Docker is currently one of the hottest technologies around, because it solves a very specific problem: the ability to easily package and deploy a (self contained) application, without the overhead of traditional virtualization solutions. In this post you'll learn how to build, run and host Docker containers, integrate with other containers, and see how Vagrant interacts with Docker.

The post walks you through the steps you'll need to get an instance up and running with PHP setup and configured:

  • Installing Docker
  • Creating and starting a container
  • Dependencies: linking containers
  • Using Docker & Vagrant

In the end, you'll have a virtual instance and environment with PHP installed. All commands and configuration/code needed is included in the post.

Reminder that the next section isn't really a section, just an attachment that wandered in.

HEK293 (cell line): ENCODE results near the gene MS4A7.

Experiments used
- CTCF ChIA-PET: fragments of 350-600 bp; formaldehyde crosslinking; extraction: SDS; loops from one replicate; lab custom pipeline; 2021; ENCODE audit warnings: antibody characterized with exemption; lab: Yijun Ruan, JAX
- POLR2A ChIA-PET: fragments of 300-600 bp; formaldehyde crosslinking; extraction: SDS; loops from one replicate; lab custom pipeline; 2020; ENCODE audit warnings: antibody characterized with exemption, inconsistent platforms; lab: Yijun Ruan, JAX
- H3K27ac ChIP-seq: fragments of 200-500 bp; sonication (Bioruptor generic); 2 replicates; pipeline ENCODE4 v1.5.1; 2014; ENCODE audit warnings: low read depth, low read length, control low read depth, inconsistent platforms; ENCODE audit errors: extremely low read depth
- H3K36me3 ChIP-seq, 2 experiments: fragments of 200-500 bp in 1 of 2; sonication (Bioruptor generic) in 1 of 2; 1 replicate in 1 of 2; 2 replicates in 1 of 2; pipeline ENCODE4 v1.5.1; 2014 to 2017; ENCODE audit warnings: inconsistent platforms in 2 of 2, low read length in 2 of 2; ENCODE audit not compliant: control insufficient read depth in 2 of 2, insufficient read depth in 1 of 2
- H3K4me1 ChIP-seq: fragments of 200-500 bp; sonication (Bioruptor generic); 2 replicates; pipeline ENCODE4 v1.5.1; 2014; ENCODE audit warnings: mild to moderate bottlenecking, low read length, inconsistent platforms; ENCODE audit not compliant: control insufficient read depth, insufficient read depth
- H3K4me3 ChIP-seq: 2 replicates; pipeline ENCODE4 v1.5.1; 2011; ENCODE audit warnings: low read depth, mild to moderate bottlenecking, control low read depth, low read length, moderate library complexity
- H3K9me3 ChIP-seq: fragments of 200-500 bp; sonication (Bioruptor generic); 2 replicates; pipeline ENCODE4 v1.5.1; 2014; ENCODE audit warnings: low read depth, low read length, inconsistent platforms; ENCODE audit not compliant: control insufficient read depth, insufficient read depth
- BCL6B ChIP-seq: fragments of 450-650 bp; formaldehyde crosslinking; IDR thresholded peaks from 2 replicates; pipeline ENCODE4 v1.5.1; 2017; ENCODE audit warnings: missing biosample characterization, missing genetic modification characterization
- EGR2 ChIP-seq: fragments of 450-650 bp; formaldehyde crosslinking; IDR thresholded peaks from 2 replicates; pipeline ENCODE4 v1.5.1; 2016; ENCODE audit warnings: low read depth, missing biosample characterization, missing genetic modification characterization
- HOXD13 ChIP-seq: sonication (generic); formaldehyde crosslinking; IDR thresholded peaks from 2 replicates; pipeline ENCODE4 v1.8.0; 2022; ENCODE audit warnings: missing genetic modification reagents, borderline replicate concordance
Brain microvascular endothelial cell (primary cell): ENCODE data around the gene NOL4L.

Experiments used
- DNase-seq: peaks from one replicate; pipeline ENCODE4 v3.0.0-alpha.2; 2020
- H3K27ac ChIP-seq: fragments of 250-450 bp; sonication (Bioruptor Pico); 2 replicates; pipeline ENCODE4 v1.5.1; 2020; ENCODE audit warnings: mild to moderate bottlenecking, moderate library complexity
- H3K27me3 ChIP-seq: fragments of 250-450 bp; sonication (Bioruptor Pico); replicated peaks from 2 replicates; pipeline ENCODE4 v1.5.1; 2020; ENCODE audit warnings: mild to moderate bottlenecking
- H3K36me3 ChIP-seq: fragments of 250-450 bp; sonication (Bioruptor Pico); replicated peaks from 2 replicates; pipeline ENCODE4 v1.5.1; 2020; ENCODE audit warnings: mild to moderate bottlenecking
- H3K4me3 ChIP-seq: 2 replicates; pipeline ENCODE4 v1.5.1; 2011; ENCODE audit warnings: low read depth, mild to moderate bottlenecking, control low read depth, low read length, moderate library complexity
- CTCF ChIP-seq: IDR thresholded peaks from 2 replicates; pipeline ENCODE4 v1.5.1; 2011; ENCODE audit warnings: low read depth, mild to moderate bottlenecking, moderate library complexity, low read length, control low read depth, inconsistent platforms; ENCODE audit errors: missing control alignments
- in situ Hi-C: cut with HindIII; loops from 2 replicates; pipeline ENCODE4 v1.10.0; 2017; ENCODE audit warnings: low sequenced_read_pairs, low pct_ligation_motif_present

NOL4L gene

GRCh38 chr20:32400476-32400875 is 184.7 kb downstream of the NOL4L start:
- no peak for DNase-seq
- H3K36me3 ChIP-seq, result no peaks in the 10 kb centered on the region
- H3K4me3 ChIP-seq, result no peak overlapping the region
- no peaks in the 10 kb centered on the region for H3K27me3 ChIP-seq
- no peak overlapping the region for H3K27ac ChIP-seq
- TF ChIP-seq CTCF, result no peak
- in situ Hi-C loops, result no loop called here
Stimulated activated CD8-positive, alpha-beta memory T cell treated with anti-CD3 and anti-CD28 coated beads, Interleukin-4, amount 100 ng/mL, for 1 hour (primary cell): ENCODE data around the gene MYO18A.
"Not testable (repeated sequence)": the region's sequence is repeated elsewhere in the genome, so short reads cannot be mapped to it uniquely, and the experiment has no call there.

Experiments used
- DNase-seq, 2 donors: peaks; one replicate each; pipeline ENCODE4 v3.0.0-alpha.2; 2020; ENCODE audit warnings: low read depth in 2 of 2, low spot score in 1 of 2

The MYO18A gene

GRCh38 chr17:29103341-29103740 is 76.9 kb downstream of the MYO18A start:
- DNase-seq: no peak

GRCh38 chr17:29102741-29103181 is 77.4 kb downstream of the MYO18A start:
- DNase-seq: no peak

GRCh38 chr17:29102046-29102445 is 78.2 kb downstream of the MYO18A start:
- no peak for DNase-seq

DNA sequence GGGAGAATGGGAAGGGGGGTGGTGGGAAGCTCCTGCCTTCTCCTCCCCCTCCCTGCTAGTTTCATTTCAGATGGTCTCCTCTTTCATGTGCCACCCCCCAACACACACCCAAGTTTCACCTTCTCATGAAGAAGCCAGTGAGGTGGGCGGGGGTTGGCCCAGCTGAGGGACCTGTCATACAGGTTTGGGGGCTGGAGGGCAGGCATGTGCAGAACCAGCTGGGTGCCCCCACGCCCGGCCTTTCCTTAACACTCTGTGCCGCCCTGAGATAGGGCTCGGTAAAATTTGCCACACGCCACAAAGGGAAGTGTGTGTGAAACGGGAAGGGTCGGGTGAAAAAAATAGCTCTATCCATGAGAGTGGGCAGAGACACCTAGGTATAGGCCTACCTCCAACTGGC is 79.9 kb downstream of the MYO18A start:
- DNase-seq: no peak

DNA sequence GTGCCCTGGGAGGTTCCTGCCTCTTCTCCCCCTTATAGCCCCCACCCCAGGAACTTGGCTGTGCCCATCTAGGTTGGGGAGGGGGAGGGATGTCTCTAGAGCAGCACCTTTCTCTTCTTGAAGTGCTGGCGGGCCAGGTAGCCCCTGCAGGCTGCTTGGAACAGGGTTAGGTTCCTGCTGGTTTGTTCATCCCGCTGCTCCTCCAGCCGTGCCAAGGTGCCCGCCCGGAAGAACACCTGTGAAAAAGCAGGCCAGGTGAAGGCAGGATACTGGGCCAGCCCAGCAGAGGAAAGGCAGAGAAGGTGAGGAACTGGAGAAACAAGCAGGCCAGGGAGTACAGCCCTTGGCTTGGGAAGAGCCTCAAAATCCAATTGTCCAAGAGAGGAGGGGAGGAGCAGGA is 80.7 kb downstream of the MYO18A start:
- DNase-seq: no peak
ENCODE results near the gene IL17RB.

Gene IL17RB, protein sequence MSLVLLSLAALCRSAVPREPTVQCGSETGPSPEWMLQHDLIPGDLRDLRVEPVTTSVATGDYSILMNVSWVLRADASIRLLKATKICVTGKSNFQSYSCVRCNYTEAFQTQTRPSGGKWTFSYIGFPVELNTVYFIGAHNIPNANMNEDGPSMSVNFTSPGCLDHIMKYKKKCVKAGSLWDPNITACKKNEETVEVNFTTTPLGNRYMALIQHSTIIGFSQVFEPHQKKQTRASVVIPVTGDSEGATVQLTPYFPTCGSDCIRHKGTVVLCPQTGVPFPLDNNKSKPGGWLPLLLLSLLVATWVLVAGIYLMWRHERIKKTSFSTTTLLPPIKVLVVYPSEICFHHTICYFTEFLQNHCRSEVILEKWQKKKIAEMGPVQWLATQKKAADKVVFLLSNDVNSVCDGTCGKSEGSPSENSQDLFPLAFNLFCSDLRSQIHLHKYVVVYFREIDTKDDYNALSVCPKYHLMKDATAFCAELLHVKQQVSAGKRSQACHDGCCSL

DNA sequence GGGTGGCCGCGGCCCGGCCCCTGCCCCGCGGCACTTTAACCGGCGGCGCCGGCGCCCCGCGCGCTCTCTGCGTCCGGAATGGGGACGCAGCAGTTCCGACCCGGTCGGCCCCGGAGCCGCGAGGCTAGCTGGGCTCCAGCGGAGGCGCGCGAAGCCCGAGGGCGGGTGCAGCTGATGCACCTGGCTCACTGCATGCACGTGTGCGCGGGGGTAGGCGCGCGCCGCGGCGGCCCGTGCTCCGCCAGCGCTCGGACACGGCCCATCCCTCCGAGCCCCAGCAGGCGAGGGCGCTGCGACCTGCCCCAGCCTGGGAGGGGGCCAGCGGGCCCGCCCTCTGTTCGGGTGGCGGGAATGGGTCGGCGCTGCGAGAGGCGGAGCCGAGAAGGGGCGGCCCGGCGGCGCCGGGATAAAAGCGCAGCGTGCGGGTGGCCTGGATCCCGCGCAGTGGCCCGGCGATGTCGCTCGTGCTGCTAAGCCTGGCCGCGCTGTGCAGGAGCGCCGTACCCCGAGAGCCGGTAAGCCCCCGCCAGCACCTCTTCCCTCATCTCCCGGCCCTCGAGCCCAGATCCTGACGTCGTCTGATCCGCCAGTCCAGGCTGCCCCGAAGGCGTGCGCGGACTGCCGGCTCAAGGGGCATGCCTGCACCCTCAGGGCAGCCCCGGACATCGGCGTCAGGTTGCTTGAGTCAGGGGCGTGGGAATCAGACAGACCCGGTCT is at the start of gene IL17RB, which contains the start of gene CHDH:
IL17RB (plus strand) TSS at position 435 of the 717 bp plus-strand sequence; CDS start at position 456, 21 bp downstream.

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virtual machine docker tutorial introduction vagrant

Link: https://dutchweballiance.nl/techblog/docker-and-php-beyond-virtual-machines/

SitePoint PHP Blog:
Re-introducing FuelPHP
November 10, 2014 @ 10:51:23

On the SitePoint PHP blog today they've posted a new tutorial that reintroduces you to FuelPHP, the framework that was (sort of) the successor to the CodeIgniter framework. It was started by some of the ex-CI developers in an effort to make a more robust, yet simple PHP framework for PHP 5.3+.

As a PHP developer, I have been a consistent user of different PHP frameworks, mostly focusing on CakePHP. Recently, I felt the need to go framework shopping and I have many valid reasons for choosing FuelPHP. It has a built-in modular structure and complete flexibility with emphasis on community. Before Fuel, I was a CakePHP user and just like Cake, Fuel is a huge community driven framework.